- Special Sections
- Public Notices
By CHAD SISK
Editor’s note: This story is being reprinted with permission from the Tennessean.
Bankers are trying to cut how much public notice is required before they can foreclose on homes, drawing fire from an assortment of activists, lawyers and open-government groups.
The Tennessee Bankers Association is urging state lawmakers to pass a bill that would reduce the amount of public notice legally required before foreclosures. The group argues that the current rule of three ads is excessive and too costly.
But critics ranging from AARP to lawyers involved in foreclosures are opposing the bill. They say the measure removes the few protections for homeowners in Tennessee’s relatively simple foreclosures procedures.
“It’s almost like you’re squeezing the golden goose to death by slimming it down too much,” said Steve Baker, a Nashville lawyer who is often hired by banks to serve as a trustee on foreclosures but opposes the bill.
The debate strikes at one of the foundations of Tennessee’s foreclosure laws. Tennessee is one of only five states that do not require a court to review or approve a foreclosure sale, treating the matter as a business deal between property owners and banks.
One of Tennessee law’s few requirements is that banks have to publish a notice of foreclosure three times in a local newspaper. Banks want to cut detailed information about the property from the listings and reduce the number of times they have to run to just once.
Banks and some state lawmakers say that the advertisements are confusing and rarely read and that they simply add to the cost of foreclosures.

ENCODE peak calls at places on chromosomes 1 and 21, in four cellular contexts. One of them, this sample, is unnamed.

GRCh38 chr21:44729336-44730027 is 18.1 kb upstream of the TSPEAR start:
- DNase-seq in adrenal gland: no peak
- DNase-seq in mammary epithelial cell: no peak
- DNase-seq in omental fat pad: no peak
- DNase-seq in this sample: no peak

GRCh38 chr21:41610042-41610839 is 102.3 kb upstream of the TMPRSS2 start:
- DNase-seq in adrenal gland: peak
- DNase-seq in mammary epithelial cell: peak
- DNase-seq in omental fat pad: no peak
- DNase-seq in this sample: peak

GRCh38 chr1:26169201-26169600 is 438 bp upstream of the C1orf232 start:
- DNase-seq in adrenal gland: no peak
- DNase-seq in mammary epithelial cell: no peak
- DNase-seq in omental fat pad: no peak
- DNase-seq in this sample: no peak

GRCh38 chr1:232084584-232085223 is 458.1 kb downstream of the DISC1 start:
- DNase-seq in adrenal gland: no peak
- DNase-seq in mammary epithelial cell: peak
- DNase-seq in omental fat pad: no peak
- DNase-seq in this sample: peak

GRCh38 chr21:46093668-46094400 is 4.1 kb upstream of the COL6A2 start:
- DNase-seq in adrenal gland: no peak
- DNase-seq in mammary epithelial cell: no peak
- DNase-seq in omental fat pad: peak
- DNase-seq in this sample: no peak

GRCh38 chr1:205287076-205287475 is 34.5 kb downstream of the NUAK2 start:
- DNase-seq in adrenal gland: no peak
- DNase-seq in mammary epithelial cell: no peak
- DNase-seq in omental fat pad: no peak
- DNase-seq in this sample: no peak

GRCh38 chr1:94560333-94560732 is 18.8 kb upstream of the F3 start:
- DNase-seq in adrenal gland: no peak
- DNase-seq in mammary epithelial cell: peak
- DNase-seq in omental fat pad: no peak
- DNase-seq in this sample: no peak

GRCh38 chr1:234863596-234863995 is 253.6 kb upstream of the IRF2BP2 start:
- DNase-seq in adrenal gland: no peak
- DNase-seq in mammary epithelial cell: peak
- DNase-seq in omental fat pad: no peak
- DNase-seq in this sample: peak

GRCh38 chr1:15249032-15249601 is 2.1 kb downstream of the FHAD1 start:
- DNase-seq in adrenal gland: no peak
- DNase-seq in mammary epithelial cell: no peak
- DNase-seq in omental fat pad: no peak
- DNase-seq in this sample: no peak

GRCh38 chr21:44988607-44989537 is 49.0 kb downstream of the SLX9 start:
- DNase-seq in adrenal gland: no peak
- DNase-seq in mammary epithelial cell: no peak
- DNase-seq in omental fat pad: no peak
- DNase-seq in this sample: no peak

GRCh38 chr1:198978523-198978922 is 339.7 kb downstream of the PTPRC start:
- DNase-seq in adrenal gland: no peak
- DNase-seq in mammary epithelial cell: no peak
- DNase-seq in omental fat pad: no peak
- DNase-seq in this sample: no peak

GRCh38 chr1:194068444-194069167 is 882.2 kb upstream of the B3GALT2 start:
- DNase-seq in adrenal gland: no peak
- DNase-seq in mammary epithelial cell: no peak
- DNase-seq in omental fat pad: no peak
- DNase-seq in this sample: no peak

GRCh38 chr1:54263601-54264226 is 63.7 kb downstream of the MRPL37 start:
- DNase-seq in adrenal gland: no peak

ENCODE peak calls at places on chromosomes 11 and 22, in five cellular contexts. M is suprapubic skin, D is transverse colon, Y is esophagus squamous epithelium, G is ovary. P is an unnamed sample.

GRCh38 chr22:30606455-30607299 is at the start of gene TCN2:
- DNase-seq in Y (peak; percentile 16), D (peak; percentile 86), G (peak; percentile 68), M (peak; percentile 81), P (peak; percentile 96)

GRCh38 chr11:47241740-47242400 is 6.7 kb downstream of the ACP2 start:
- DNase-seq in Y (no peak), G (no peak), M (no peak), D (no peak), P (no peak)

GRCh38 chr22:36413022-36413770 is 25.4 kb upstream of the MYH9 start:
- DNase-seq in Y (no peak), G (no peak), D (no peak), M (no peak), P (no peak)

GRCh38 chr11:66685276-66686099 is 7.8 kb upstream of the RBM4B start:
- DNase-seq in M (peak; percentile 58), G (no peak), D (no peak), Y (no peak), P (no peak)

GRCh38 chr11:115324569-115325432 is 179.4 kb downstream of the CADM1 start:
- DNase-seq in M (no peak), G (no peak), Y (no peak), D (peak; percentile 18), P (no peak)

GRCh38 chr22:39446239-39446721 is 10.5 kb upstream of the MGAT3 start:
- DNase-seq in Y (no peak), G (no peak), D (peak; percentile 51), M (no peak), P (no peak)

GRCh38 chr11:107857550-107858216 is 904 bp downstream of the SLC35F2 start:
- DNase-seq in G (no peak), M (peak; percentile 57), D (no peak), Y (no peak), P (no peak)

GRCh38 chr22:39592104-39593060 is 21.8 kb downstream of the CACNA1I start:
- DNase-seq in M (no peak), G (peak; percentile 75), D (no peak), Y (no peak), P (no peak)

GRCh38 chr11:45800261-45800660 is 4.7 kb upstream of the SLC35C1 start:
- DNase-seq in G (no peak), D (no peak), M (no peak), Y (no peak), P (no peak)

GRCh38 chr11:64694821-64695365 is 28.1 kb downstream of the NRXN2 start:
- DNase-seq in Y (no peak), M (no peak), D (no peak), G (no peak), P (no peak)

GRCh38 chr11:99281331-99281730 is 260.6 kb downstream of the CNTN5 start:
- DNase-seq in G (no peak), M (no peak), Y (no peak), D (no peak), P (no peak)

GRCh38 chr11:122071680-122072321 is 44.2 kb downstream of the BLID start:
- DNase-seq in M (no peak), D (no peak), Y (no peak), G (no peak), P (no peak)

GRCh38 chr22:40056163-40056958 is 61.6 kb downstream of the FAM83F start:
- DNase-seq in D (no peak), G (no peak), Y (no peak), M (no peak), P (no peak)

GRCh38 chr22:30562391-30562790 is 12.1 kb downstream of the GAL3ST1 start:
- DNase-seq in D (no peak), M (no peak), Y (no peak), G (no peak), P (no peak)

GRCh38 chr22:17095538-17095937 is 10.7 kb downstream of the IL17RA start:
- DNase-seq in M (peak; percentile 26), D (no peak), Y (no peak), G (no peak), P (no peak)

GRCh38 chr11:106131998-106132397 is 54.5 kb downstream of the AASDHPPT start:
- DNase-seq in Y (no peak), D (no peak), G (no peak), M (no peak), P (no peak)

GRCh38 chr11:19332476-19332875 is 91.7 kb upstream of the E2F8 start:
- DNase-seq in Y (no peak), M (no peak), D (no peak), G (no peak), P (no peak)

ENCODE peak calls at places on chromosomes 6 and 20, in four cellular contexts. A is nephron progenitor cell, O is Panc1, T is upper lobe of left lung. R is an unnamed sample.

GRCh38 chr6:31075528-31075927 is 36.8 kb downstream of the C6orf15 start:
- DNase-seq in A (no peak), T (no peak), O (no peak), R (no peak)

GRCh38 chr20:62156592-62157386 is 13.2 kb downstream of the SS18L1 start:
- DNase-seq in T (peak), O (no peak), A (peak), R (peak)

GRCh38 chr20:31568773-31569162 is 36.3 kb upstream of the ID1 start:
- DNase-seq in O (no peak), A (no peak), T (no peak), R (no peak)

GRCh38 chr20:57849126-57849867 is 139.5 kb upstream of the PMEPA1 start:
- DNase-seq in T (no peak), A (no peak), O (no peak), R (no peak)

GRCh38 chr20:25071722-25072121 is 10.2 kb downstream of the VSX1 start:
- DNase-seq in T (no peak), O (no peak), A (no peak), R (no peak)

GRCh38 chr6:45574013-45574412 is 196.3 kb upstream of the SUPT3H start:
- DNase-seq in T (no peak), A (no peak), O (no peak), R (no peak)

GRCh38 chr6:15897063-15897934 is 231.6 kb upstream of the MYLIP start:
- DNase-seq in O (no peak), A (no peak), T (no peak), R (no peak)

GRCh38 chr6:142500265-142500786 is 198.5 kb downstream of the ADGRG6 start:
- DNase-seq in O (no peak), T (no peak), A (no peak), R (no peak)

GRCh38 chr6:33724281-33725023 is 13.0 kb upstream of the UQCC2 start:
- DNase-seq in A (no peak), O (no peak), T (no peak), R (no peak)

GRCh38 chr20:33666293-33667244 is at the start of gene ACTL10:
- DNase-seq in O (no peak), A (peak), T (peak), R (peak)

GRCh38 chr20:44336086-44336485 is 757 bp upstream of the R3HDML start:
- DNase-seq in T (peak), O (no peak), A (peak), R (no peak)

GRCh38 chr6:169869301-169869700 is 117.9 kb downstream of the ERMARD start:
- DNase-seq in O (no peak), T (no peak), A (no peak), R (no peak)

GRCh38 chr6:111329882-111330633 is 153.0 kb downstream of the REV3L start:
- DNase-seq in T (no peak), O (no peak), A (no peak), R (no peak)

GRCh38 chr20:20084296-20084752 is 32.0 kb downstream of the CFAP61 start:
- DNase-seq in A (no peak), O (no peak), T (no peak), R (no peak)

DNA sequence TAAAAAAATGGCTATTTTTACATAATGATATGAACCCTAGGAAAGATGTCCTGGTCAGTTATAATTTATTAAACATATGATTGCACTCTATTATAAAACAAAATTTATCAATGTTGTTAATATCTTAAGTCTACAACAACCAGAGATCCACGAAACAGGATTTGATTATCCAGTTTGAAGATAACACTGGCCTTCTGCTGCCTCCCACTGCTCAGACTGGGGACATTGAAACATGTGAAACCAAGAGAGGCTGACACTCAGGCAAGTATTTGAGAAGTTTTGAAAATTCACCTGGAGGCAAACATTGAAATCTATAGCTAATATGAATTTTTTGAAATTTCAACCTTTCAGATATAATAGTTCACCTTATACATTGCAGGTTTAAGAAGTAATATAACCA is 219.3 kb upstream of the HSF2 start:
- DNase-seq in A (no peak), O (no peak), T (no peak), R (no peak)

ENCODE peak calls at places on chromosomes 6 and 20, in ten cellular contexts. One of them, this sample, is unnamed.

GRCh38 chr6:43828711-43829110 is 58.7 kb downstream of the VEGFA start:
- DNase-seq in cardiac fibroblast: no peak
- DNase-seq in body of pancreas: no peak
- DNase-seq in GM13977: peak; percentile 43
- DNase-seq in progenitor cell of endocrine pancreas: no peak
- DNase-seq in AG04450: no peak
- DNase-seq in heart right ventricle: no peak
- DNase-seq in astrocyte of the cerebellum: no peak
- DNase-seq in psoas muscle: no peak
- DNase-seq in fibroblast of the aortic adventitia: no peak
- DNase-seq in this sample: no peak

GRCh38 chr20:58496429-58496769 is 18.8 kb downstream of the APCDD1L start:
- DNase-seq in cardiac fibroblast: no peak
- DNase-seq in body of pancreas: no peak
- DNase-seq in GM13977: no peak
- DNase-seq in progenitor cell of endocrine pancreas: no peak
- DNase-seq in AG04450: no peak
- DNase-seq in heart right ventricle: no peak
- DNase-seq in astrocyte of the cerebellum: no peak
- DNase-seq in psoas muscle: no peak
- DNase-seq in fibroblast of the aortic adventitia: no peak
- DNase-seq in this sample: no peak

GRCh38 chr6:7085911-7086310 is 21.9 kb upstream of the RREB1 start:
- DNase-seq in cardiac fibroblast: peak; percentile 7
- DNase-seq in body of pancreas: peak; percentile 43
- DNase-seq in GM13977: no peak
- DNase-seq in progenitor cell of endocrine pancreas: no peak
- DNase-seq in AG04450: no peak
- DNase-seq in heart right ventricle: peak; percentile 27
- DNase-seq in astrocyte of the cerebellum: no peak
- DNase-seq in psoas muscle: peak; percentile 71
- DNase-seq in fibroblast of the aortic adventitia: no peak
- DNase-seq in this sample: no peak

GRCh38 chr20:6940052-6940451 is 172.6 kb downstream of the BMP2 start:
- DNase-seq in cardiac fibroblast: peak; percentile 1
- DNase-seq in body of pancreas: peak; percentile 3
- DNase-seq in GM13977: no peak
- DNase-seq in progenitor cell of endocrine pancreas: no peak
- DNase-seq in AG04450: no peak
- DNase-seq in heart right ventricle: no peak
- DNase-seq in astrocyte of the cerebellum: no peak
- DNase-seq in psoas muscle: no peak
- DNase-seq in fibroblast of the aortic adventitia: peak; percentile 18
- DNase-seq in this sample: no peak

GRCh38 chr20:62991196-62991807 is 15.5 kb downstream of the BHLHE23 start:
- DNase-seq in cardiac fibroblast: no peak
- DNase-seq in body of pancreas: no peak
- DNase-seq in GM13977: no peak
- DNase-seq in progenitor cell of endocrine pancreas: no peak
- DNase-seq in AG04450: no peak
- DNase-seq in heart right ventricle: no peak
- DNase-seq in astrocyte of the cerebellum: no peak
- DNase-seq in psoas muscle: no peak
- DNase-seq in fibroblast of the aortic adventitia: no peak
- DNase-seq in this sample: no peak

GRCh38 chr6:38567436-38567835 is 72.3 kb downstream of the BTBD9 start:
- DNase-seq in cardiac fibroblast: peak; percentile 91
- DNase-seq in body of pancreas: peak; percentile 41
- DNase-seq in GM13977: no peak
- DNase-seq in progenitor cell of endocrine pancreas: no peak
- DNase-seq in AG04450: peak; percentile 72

“The only people that are guaranteed to get paid are the newspapers,” said state Rep. Jimmy Matlock, the bill’s main sponsor in the House of Representatives.
But opponents of the bill say the advertising cost is small compared with the sums involved in a mortgage and foreclosure. They argue the requirement is the main way in which the broader community learns a foreclosure will take place, opening new opportunities to save homes from foreclosure and bringing more bidders to the sale if one occurs.
“This is just a good way for communities to keep a watch out,” said Shelley Courington, advocacy director for AARP Tennessee.
The bill is making its way through the state legislature after the bursting of the real estate bubble has driven down home prices, creating a rise in foreclosures across the nation and in Tennessee.
Foreclosure activity in Tennessee rose more than 50 percent from 2006 to 2008, and it remains high, according to data from RealtyTracs and Moody’s Analytics.
“I can’t say that (the bill) is precipitated by the rise in foreclosures,” said Tim Amos, the TBA’s senior vice president and general counsel. “But it may have created awareness.”
The bill cleared a House subcommittee last Wednesday, the first step toward making its way to the House floor.
Eight other House members have signed on as co-sponsors. The group includes House Democratic leader Craig Fitz-hugh, a West Tennessee bank executive who serves as the bankers association’s president.
In the Senate, the bill is sponsored by state Sen. Jack Johnson, a former banker and chairman of the Senate Commerce Committee. Lt. Gov. Ron Ramsey has expressed limited support for the bill.